Tag Archives: Kids

Craft & Activity Ideas for Kids

We’re on round three folks. We’ve shared some summer olympics ideas and craft ideas. Here are some final ideas for getting kids out and enjoying the summer weather. Some of them can be used at any time of year so save this in your favorites so you can come back to it on the next snow day.

Clothespin Drop

Materials needed:
-Culligan water jug
-10 clothespins

How to play:
Place the water jug on the floor along the backside of a chair. Have the child sit upright on his/her knees and have them try and drop the clothespin in the water jug without lowering the clothespin lower than the backside of the chair. It’s harder than it looks! See who can drop the most clothespins in the jug! You can make the game easier or harder by changing the size of what you are dropping the clothespins into. Think ice cream pail for the youngsters.


Materials needed:

How to craft:

This activity allows for children to create their own  cartoon! First you must cut out about 15 pieces of paper starting about 2 inches long and an inch in a half tall for the front page, then every piece of paper after that about an 8th of an inch longer for each paper following. This cutting will allow for the paper to “flip.”  Staple the 15 pieces of paper together at the left end as far over as possible. Now comes the fun part. Draw any kind of carton on the first page then draw the same cartoon on the following page but drawn slightly different as if the cartoon has just moved. Create a story line and show your friends!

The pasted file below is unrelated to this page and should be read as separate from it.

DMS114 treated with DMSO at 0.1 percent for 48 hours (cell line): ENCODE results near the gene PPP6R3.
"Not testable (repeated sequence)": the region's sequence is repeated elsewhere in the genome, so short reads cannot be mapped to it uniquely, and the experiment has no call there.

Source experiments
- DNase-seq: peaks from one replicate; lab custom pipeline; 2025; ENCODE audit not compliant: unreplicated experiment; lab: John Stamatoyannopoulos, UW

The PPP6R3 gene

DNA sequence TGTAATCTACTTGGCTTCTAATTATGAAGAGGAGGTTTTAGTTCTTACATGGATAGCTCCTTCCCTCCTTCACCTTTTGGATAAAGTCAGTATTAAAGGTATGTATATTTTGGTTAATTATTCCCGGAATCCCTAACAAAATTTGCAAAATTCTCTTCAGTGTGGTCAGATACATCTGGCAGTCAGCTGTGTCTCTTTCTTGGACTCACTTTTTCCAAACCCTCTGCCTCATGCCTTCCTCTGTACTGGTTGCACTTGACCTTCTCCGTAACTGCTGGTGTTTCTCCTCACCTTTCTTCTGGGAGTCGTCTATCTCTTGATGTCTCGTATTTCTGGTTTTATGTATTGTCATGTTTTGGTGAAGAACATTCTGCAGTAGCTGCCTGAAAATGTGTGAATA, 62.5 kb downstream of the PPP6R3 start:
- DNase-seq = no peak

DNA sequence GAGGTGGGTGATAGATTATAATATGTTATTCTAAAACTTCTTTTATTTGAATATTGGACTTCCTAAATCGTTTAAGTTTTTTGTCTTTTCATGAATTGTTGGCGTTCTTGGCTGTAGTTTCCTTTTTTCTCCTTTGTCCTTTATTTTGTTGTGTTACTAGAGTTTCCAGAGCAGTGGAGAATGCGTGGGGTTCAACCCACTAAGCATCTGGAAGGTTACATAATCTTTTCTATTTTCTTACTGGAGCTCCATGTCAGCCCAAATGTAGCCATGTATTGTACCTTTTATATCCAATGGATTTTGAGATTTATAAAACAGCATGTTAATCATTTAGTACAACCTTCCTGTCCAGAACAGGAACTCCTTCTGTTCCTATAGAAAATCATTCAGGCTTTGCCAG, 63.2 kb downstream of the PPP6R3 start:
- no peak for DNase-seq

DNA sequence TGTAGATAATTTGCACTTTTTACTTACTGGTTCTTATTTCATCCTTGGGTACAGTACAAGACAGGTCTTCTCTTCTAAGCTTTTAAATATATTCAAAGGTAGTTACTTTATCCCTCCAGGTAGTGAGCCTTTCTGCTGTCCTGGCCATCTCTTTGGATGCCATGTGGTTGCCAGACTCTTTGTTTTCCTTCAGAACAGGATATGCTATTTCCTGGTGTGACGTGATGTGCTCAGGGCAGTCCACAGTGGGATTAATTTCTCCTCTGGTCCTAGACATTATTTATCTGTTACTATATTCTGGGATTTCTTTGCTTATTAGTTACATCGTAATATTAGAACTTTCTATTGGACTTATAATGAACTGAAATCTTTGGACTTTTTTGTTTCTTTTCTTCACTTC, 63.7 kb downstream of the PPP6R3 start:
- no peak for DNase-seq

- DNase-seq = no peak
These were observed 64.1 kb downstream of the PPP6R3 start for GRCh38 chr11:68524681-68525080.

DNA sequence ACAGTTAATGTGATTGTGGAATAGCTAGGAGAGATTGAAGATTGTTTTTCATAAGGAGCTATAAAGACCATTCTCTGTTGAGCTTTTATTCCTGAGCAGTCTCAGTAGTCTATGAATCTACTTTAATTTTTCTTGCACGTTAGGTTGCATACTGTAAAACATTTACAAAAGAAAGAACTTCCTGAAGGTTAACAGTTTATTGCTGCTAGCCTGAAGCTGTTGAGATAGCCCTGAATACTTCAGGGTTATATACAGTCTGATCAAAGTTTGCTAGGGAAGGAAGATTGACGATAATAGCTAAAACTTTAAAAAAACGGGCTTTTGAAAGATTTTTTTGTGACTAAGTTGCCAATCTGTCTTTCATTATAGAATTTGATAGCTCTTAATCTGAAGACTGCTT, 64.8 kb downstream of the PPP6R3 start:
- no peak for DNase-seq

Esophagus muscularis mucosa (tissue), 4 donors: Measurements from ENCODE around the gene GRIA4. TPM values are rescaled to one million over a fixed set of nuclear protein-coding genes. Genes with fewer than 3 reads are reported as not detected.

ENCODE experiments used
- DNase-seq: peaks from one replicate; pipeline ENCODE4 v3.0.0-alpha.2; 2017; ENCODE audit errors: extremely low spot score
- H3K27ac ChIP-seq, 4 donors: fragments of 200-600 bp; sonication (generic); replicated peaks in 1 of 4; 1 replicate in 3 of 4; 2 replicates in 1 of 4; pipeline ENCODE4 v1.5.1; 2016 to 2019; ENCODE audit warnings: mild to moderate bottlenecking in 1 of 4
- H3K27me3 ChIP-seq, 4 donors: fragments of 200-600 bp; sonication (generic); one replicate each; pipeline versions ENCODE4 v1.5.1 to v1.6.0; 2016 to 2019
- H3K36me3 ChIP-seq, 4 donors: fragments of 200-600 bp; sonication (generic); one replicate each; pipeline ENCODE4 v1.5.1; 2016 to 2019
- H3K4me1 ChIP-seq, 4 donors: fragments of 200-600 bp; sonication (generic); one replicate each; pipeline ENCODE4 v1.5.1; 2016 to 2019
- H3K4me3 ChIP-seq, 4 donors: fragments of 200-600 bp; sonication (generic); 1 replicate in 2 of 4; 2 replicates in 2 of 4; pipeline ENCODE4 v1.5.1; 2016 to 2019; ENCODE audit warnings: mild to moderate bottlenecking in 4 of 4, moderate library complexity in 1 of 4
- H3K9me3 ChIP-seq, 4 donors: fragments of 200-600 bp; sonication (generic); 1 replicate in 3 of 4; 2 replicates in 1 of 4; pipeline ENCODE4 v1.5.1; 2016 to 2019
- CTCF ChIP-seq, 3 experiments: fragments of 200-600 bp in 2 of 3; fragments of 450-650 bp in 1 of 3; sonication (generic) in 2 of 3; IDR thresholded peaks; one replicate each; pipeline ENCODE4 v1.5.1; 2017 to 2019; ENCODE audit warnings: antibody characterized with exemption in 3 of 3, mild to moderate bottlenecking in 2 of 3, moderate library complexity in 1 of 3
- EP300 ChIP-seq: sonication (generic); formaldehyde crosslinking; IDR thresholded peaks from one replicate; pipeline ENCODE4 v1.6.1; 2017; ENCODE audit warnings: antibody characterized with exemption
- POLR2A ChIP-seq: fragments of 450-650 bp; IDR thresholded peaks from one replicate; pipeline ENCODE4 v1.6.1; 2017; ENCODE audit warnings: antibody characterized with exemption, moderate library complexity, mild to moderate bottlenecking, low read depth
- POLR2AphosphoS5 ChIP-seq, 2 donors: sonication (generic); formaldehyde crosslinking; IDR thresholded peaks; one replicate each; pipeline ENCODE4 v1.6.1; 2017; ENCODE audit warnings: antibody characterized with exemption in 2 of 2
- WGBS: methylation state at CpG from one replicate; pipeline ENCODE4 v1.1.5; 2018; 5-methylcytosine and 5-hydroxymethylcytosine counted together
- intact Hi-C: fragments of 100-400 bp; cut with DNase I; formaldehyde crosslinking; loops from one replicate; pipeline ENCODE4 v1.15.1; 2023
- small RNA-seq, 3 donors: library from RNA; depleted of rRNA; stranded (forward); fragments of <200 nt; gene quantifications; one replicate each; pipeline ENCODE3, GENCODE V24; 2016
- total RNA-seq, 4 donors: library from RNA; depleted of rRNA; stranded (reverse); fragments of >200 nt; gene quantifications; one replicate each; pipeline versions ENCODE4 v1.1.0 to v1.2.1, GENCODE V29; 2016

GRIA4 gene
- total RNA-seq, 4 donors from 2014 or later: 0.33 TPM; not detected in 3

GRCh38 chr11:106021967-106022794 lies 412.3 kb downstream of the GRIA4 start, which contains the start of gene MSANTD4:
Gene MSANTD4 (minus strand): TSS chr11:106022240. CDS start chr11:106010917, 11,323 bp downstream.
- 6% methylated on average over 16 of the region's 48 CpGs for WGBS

We took a video of the sample flip book made at Adventure Cove. Check it out!

Edible Dirt

Foods needed:

Your dirt dessert doesn't have to look this pretty. Be creative! How close to dirt you you make it look?

-Gummy worms
-Chocolate pudding
-Oreo cookies

How to snack:
This is a great snack for anyone of any age. Get a bowl and fill it with pudding. Throw some gummy worms and crushed Oreo cookies into the pudding for a delicious treat! You can spend lots of time decorating and make it look real or just throw it all together for a quick treat. This is something fun you can let your elementary aged kids do on their own although you should expect a little mess! To mix it up consider adding chocolate ice cream and or whipped cream on top.

Scavenger Hunt

Materials needed:
-Paper with list items to scavenge for

How to play:
This classic game will never be boring throughout the duration of anyone’s life. Each scavenger hunt can be unique and created based upon where the event takes place and who the scavengers are. Create a list of
items to find that is realistic yet challenging for the kids to find. Anything from a pine cone to a butterfly is fair game so long as those items are available around the area. If in a safe neighborhood with people you know, write down items that could be found in households and have the children go door to door asking the neighbors for the items on the list. Otherwise you can set limits like “you have to stay in the backyard.” Be creative.

Here are a list of some things you might use for your scavenger hunt:

-A Pinecone
-A red leaf**
-A rock the size of a quarter**
-A butterfly
-A ladybug
-An acorn
-Three things that are green**
**Using different numbers, colors, and comparing to everyday items are great for younger kids to help them practice and keep their minds sharp while they are off from school

This website also provides some great ideas with a printable lists of items:

Thanks for reading, Madden’s Adventure Cove Staff

To read about more activity ideas select “Adventure Cove” from the menu at right.


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43 Fill Adventure Cove